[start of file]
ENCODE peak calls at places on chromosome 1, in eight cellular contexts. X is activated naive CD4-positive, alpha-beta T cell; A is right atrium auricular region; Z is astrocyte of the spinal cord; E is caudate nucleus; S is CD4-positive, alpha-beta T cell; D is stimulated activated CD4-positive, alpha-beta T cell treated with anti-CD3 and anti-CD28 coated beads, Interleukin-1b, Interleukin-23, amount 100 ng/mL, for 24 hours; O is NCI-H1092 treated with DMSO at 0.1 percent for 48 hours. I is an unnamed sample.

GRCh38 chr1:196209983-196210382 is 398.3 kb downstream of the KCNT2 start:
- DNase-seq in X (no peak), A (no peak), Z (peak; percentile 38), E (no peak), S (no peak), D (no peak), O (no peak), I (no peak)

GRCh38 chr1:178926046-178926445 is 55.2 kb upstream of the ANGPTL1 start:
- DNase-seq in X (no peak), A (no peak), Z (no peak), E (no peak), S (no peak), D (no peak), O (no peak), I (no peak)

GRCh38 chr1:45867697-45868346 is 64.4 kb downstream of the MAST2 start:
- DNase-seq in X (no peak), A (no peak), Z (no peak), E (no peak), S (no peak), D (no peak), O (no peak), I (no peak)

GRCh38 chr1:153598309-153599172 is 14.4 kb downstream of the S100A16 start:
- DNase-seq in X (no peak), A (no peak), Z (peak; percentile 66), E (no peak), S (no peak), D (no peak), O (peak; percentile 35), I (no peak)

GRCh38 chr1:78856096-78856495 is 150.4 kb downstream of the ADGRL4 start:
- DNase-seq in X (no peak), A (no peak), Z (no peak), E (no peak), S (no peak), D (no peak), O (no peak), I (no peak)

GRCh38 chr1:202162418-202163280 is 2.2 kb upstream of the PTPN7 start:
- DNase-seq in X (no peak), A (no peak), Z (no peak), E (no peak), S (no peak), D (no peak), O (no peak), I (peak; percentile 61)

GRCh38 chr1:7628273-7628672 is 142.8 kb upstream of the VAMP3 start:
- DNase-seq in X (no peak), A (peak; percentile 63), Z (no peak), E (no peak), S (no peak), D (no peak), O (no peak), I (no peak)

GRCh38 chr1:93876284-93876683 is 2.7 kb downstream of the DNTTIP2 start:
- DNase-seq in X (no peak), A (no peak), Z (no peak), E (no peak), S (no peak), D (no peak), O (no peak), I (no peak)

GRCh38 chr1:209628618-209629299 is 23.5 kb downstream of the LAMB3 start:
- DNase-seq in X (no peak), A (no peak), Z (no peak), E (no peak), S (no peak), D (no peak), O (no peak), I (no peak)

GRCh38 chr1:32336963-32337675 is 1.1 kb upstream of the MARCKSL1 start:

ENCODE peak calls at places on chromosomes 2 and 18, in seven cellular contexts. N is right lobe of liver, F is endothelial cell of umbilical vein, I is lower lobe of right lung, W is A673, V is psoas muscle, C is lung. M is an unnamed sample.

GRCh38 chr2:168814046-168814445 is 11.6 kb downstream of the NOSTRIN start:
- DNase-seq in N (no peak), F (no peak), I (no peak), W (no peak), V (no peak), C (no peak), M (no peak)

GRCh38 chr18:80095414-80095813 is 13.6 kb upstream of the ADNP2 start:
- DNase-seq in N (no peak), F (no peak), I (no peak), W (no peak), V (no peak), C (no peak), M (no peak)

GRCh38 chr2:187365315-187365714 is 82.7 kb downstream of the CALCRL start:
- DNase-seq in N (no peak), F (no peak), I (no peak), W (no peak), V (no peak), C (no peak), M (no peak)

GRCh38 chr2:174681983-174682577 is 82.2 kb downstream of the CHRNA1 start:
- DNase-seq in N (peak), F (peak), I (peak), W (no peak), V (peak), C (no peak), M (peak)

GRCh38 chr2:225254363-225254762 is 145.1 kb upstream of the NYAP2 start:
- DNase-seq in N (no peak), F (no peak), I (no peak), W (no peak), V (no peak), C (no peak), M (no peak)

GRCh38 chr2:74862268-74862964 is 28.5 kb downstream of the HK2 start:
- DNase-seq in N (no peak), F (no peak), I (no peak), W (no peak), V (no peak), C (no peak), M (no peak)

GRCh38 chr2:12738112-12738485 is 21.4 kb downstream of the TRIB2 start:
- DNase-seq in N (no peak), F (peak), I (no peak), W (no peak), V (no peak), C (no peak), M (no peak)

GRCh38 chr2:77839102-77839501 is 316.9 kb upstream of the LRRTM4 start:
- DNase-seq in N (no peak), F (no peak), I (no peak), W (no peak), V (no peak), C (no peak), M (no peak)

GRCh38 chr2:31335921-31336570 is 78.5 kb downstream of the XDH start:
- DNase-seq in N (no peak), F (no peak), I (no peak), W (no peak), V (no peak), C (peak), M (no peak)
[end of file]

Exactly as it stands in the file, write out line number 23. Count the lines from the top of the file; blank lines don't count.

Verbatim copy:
- DNase-seq in N (no peak), F (no peak), I (no peak), W (no peak), V (no peak), C (no peak), M (no peak)